Abstract: Economists have tried to explain business cycles as well as fluctuations in the economy, but over the past two centuries, the explanations have fallen into two areas. The first area tries to explain business cycles as being the result of fluctuating aggregate demand; if overall demand for goods is strong (or to put it another way, consumers are confidently buying goods), then the economy is in a boom. However, if consumers choose not to spend, then the economy is in recession. The second area, as outlined by Sowell is that of seeing an economy as operating within internal proportions that are brought into imbalances. Say’s Law is found in this second category, and the Austrian theory of the business cycle (ATBC) also is a proportionality-based theory. However, most economists have failed to make the connection between Say’s Law and the ATBC.
William L. Anderson ([email protected]) is associate professor of economics at Frostburg State University.
During the 1980 U.S. presidential campaign, many American voters for the first time were introduced to Say’s Law, and while the politicians debating it managed to mangle its concepts, nonetheless a staple of classical economics for a brief moment held center stage. Today, it seems that the zeitgeist of political economy is moving in another direction, as those in political power today are reaching back into the 1930s to the borrow-and-spend policies that marked what governments did in the United States and Europe.
Economists have tried to explain business cycles as well as fluctuations in the economy, but over the past two centuries, the explanations have fallen into two areas. The first tries to explain business cycles as being the result of fluctuating aggregate demand; if overall demand for goods is strong (or to put it another way, consumers are confidently buying goods), then the economy is in a boom. However, if consumers choose not to spend, then the economy is in recession.
The second area, as outlined by Sowell (1985) is that of seeing an economy as operating within internal proportions that are brought into imbalances. Say’s Law is found in this second category, and the Austrian theory of the business cycle (ATBC) also is a proportionality-based theory. However, most economists have failed to make the connection between Say’s Law and the ATBC, whether or not people are aware of the connection.
This article seeks to demonstrate how the ATBC and Say’s Law are interrelated, and to show that in his Treatise on Political Economy (1803, 1826) J.B. Say anticipated the ATBC and at the same time delivered a devastating critique against the Keynesian theories that dominate the political discussion today. The economic thought that Say introduced in his Treatise, while not explaining (or attempting to give) what one might call a business cycle theory, nonetheless lays an important foundation for the theory that Mises (1912, 1981) and other Austrian economists would develop.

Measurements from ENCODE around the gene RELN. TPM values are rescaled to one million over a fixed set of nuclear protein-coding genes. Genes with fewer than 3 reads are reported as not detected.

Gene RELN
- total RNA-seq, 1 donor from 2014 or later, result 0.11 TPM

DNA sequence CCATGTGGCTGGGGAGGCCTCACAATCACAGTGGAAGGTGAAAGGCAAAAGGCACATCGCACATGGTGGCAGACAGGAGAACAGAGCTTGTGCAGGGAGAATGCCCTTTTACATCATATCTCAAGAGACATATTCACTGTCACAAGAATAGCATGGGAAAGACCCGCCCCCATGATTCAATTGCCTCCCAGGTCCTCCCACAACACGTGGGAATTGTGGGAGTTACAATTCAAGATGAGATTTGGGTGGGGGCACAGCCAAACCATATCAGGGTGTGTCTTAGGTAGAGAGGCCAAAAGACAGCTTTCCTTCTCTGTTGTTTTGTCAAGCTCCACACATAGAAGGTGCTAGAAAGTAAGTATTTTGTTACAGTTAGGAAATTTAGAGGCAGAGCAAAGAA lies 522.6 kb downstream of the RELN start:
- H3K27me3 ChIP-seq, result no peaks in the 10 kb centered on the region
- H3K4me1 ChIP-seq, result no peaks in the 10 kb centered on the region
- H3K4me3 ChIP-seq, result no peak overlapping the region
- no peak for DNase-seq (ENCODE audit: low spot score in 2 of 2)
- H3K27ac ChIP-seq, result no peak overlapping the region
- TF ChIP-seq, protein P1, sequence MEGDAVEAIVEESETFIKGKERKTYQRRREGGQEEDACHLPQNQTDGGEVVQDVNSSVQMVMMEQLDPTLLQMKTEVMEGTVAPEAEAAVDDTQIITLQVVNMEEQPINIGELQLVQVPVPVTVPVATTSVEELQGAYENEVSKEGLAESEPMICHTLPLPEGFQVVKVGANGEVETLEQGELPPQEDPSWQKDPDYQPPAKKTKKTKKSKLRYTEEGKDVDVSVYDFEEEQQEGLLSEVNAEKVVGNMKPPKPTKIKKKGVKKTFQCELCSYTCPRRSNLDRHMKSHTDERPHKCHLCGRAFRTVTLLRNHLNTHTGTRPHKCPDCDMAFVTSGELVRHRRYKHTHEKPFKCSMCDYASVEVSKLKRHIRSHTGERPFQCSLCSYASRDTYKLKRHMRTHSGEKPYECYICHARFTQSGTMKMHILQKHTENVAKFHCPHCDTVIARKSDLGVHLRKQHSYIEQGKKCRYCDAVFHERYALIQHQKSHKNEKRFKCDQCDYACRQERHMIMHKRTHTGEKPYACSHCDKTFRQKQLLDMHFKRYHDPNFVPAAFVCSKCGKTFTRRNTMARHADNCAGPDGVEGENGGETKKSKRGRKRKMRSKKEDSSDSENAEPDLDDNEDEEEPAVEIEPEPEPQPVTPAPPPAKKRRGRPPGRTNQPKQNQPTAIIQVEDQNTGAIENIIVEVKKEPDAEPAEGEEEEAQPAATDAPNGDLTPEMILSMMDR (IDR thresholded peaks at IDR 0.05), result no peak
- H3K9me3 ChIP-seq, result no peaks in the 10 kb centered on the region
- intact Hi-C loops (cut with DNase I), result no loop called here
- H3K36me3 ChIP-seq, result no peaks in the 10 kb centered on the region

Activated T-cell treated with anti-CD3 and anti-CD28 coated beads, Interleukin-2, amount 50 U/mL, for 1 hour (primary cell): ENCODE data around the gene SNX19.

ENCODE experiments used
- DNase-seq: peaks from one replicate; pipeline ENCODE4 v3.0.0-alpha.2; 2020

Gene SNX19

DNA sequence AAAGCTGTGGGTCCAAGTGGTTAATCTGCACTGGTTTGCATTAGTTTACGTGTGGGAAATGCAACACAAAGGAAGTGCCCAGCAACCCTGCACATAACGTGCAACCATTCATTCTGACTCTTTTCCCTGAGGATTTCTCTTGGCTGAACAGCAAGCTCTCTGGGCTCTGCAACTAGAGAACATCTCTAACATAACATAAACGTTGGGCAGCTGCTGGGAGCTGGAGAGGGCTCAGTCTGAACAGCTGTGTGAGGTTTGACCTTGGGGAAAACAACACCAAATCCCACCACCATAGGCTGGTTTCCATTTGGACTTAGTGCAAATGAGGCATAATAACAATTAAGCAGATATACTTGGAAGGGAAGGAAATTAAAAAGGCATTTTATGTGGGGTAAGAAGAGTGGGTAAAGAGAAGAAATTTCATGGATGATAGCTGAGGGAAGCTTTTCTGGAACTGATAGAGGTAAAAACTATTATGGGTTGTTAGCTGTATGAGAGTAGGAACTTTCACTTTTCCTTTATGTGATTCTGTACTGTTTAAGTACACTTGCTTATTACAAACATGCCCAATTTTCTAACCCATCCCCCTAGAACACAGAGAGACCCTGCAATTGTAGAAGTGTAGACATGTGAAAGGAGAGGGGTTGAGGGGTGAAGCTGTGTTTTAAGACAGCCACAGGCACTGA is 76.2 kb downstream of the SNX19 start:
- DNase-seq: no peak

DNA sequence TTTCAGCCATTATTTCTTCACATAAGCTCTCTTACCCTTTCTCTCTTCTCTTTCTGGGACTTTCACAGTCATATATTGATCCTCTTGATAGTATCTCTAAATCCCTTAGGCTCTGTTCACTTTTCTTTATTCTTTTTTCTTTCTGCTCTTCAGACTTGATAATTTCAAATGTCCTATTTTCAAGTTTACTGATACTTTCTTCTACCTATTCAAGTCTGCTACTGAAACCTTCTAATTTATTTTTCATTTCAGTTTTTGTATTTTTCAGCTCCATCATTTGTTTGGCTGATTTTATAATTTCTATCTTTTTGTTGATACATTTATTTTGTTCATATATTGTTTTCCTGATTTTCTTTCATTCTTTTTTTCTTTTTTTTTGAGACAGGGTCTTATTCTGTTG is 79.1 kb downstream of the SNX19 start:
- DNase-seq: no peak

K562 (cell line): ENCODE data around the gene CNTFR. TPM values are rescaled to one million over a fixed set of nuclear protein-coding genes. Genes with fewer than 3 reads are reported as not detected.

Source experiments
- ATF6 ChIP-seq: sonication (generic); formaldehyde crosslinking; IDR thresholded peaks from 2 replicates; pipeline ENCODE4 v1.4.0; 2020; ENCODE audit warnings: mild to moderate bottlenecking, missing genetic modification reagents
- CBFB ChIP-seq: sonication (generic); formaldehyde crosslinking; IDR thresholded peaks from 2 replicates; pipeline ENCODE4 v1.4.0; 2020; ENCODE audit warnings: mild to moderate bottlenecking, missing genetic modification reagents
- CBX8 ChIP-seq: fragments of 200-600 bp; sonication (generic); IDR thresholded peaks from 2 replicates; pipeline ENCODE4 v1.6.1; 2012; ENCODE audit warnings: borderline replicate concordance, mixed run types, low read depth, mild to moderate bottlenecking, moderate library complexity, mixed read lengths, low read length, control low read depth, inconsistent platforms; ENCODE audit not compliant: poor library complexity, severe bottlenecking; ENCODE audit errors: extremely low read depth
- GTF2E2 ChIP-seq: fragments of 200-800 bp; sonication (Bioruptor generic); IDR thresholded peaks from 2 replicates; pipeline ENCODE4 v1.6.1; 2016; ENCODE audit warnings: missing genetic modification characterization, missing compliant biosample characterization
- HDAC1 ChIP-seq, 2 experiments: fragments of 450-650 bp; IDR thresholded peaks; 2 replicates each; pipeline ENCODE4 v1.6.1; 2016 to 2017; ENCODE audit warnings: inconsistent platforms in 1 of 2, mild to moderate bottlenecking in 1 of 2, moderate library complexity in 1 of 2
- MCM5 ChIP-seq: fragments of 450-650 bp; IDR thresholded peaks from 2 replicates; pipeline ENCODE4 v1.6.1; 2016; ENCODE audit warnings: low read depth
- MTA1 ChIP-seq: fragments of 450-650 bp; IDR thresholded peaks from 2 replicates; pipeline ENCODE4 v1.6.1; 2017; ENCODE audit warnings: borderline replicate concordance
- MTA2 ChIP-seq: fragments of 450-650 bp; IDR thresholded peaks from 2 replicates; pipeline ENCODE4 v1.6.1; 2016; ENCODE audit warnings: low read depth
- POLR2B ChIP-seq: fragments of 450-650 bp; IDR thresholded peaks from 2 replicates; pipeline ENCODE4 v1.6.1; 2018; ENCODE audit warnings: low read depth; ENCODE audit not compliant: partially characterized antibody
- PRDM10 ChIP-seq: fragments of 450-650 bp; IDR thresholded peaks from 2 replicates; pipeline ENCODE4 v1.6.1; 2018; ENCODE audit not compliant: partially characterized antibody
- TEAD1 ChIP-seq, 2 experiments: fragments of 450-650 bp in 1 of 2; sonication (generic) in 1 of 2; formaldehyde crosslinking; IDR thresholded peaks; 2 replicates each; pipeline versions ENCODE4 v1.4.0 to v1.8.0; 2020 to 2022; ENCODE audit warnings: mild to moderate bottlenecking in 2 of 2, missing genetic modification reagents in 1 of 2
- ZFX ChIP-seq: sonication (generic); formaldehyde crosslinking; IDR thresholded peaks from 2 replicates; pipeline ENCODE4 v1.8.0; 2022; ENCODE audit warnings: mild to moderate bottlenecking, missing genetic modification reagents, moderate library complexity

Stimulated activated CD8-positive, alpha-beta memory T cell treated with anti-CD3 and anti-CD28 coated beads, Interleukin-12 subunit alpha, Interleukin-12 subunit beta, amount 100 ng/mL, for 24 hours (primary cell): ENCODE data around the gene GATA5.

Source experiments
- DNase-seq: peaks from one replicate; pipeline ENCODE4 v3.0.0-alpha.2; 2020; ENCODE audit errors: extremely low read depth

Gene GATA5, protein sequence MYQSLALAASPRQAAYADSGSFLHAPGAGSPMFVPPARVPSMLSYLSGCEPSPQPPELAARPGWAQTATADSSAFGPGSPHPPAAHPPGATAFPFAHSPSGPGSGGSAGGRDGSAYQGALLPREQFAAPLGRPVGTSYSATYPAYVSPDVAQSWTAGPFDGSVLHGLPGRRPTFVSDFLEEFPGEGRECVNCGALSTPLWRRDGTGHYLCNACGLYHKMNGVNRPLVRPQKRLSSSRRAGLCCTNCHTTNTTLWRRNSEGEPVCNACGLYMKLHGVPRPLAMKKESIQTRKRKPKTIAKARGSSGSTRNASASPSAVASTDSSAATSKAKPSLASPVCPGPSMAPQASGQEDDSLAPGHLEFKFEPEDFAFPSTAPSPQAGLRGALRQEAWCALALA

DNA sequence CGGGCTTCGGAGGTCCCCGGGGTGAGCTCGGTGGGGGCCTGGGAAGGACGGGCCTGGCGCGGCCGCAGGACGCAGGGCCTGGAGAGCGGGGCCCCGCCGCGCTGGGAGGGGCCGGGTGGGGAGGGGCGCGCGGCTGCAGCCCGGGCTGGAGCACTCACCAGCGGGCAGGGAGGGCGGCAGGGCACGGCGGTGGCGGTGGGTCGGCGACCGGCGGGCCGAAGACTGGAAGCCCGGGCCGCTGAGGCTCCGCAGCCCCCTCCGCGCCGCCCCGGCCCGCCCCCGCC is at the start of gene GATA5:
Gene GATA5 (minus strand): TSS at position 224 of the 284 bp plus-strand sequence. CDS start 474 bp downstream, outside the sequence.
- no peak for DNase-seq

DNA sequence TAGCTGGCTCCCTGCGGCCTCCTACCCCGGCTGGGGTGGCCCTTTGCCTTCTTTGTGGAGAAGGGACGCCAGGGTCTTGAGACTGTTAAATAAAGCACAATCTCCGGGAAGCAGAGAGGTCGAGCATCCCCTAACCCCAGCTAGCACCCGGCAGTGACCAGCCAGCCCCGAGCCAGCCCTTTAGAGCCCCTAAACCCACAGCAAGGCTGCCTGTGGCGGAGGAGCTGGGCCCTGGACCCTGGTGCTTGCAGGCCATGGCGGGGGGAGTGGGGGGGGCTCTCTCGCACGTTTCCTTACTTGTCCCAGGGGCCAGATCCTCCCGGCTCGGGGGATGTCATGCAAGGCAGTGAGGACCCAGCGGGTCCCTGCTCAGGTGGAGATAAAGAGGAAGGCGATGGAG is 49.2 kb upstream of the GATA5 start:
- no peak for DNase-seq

The article is organized in the following way. I first explain what is meant by “Say’s Law” and how it was developed. In the next section, I briefly deal with the critics and supporters of Say’s Law. I then briefly explain the ATBC and show how Say’s Law explains a critical foundation of the ATBC, and afterward, I draw some conclusions.
Traite’ d’Economie Politique or Treatise on Political Economy first appeared in 1803 as a general book on economic thought. Like Adam Smith (1776, 1982), Say wished to discredit the doctrines of “mercantilism,” or, as called in France, “Colbertism,” after J.B. Colbert, the finance minister for Louis XIV, who developed a Byzantine system of taxes, monopolies, and business regulations for France.
There is no specific “law” that Say pronounces in his book, but the concept of what we call Say’s Law is developed in book one, chapter 15, which begins (from the 1826 edition):
It is common to hear adventurers in the different channels of industry assert that their difficulty lies not in the production, but in the disposal of commodities; that products would always be abundant, if there were but a ready demand, or market for them.When the demand for their commodities is slow, difficult, and productive of little advantage, they pronounce money to be scarce; the grand object of their desire is a consumption brisk enough to quicken sales and keep up prices. (p. 132; emphasis added)
In other words, Say is describing something akin to a recession. In explaining this passage, Mises (1960) writes: